— Scott Graves

New CBP Report: Congress Should Maintain States’ Flexibility To Expand SNAP Food Assistance

August 13, 2012

A new CBP analysis examines deep cuts that Congress is considering making to the federal Supplemental Nutrition Assistance Program (SNAP, formerly food stamps). Known as CalFresh in California, this program provides food assistance to nearly 4 million low-income individuals across the state, over three-fifths of them children. The need for food assistance has increased due to the Great Recession and its aftermath. Since mid-2007, when the economic downturn started in California, CalFresh enrollment has risen steadily and nearly doubled.

As part of the reauthorization of the federal Farm Bill, the US House of Representatives is considering slashing SNAP funding by more than $16 billion over the next 10 years, largely by eliminating the flexibility that states have to broaden SNAP eligibility to more low-income working families. This change would end SNAP food assistance for roughly 2 million to 3 million low-income individuals in 40 states, including California.

The cuts under consideration in the House would jeopardize improvements that California has made – or is considering making – to CalFresh. For instance: as we’ve blogged before, a bill now in the Legislature – AB 1560 – would bring more low-income individuals into CalFresh by both simplifying eligibility rules and creating a direct link between CalFresh and the Medi-Cal Program. The proposed House cuts to SNAP would prohibit this effort to expand access to CalFresh and would reduce nutrition assistance at the worst possible time: with many families still struggling in the wake of the worst economic downturn since the Great Depression.

— Steven Bliss

A Federal Balanced Budget Amendment Would Threaten the Economy and Force Deep Program Cuts

November 18, 2011

To Californians accustomed to hearing about big budget challenges in Sacramento, debates in Washington, DC, over how to balance the federal budget may seem unconnected to our daily lives. In fact, federal budget decisions have a significant impact on the Golden State. Federal dollars support an array of programs and services that touch the lives of all Californians, as we show in our new Policy Basics. For example, of the more than $330 billion in federal funds spent in California in federal fiscal year 2010 – which ended September 30, 2010 – more than one-third (36 percent) paid for Social Security and Medicare benefits, and another 12 percent supported an array of programs that provide assistance to millions of Californians, such as unemployment insurance (UI), CalFresh food assistance, and veterans benefits.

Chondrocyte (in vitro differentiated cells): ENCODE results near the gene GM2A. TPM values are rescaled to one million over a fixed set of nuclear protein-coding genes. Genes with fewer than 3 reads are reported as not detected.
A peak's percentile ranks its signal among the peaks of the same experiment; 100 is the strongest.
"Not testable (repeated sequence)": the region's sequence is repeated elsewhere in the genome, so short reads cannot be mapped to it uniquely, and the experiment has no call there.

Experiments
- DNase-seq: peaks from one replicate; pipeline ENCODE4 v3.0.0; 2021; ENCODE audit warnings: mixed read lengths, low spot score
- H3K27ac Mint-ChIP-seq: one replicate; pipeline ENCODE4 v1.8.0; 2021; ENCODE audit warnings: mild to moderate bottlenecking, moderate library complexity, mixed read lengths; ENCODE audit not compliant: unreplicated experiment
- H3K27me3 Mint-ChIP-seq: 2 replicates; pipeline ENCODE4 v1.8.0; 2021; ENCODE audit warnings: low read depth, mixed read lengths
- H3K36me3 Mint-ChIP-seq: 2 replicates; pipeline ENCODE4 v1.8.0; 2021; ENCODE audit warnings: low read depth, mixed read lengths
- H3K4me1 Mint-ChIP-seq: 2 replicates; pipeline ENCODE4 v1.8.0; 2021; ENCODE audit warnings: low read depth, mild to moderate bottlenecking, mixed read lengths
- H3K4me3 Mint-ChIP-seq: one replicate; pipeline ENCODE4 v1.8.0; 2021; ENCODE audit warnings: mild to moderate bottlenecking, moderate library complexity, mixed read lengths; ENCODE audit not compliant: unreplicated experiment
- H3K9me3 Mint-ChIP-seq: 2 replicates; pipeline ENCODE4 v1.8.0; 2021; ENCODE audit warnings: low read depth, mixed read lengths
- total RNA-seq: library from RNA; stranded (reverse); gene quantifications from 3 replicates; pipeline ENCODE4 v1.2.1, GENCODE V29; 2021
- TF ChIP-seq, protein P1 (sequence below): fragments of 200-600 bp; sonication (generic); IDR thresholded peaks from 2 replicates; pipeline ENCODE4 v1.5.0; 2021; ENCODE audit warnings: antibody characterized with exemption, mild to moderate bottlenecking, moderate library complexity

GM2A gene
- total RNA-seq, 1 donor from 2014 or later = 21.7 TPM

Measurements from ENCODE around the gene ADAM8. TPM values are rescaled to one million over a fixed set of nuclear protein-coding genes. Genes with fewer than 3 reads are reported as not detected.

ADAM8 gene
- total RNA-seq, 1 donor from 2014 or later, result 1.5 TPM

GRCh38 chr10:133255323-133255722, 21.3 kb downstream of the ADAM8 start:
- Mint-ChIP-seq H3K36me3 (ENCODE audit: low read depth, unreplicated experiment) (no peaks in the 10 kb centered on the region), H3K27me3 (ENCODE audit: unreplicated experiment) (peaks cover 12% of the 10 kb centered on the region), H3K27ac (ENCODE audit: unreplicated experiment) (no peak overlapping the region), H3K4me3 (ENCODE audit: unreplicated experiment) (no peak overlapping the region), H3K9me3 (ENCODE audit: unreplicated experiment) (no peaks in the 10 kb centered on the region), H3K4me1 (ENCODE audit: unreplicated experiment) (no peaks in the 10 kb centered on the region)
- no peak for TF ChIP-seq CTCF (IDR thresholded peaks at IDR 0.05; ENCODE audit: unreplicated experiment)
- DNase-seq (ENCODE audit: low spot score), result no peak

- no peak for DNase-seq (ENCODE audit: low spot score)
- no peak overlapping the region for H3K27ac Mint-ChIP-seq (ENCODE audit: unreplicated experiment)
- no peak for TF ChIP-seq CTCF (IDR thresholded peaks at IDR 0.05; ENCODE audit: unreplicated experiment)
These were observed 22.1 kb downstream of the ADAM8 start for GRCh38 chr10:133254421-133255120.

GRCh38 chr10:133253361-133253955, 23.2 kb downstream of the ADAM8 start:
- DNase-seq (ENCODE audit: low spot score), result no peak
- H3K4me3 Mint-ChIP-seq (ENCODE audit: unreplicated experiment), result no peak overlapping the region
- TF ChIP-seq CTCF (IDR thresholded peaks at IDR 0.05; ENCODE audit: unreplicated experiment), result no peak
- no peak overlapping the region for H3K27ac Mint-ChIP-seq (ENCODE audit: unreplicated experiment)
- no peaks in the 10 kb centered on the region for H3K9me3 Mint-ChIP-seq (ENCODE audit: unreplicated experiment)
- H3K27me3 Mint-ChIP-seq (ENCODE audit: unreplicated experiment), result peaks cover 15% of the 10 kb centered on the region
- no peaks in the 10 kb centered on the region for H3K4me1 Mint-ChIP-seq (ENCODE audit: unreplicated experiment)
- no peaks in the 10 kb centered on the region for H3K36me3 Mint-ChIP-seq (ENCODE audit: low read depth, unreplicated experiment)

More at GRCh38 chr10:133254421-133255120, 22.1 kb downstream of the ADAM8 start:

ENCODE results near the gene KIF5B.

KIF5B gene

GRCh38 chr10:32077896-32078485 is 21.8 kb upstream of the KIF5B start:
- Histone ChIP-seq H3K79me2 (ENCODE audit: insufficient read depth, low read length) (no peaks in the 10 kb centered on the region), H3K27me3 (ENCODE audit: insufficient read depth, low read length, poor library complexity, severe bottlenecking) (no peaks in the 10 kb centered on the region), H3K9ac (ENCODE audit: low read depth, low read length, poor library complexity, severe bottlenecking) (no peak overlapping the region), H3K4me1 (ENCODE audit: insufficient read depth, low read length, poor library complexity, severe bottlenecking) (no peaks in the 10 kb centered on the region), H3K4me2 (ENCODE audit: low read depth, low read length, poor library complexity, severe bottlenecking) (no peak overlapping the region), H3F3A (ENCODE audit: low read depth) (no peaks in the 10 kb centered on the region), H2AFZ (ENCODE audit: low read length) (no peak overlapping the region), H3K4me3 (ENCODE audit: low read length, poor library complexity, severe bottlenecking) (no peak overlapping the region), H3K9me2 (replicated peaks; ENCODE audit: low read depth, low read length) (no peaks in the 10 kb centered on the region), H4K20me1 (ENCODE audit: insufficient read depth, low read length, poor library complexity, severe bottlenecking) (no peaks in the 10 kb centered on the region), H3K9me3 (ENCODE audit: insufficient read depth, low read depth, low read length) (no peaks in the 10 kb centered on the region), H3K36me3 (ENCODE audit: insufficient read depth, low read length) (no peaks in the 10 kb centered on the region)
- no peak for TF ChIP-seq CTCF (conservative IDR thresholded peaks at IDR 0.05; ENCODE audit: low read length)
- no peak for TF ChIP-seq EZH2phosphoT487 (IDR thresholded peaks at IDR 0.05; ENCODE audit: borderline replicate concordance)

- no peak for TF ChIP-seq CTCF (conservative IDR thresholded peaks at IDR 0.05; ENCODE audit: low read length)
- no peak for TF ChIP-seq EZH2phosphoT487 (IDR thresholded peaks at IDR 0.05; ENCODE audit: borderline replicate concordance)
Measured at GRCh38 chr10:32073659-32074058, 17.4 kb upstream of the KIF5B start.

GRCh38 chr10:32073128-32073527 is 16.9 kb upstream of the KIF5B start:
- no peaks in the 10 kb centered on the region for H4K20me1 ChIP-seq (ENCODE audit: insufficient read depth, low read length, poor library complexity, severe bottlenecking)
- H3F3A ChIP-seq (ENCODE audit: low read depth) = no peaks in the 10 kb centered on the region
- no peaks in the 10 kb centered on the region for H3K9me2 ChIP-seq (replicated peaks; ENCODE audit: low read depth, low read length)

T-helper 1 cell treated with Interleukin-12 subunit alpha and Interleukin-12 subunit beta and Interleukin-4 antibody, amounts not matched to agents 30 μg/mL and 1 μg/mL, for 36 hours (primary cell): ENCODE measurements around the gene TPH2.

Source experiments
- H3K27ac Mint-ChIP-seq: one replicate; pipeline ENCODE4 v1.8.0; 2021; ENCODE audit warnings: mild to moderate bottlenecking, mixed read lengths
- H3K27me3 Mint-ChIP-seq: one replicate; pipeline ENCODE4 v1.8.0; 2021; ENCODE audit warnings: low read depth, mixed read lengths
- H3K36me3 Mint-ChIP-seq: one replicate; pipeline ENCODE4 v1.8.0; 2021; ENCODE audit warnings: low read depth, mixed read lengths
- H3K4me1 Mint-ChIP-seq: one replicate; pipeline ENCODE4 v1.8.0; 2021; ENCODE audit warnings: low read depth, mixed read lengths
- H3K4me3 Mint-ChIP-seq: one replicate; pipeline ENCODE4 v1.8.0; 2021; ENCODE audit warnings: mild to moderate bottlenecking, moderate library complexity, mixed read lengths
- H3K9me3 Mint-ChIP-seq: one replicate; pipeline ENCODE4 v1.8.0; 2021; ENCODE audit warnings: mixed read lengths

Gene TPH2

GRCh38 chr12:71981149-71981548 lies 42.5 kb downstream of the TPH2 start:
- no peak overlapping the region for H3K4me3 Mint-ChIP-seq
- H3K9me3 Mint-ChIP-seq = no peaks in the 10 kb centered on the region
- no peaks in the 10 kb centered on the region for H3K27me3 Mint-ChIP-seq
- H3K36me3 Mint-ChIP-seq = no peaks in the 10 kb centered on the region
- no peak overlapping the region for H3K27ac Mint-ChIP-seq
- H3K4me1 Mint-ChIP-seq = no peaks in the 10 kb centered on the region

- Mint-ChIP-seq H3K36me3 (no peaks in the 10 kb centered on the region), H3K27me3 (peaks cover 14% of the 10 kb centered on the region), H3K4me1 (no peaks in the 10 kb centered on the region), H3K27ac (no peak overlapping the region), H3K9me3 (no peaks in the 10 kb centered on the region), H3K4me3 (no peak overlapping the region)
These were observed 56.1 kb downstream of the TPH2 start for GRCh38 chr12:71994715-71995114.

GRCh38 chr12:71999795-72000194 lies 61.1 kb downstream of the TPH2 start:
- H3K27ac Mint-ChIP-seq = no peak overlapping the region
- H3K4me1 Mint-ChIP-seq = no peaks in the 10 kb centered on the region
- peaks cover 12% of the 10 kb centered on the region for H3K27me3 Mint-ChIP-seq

The importance of federal spending in California helps put into perspective the debate in the House of Representatives this week over whether to amend the US Constitution to require a balanced federal budget each year. While the balanced budget amendment (BBA) was defeated in the House today, the Senate is required to vote on the BBA by the end of the year as part of the “debt-ceiling” deal reached in August. A BBA “would threaten significant economic harm,” according to a recent report by the Center on Budget and Policy Priorities (CBPP). Why? Because it “would force policymakers to cut spending, raise taxes, or both just when the economy is weak or in recession – the exact opposite of what good economic policy would advise.”

Furthermore, if the votes to raise revenues cannot be found – a likely prospect – then the federal budget would have to be balanced through cuts alone. As a result, the CBPP estimates that a BBA could force deep reductions across a range of programs. Social Security, for example, could be cut by almost $1.2 trillion between 2018 and 2021, which we estimate would mean a reduction of roughly $110 billion to income support for millions of California retirees and people with disabilities. An estimated $750 billion reduction to Medicare between 2018 and 2021 would translate into an $83 billion cut in California, affecting millions of California seniors.

A persuasive case against the BBA was recently made by Rep. David Dreier, a 16-term, conservative Republican from southern California. Dreier, who supported a BBA in 1995, reminded his House colleagues this week that Congress managed to balance the federal budget in the late 1990s without amending the US Constitution. “I was wrong,” Dreier said of his support for a BBA in 1995. “Two short years later, we balanced the federal budget … without touching that inspired document, the US Constitution.” Recent experience in California also argues against a BBA. California’s restrictive budget rules – which hamstring fiscal policymaking – show that changing the budget process will not bring a budget into balance. Our nation, like our state, needs significant new revenues to responsibly balance its budget.

— Scott Graves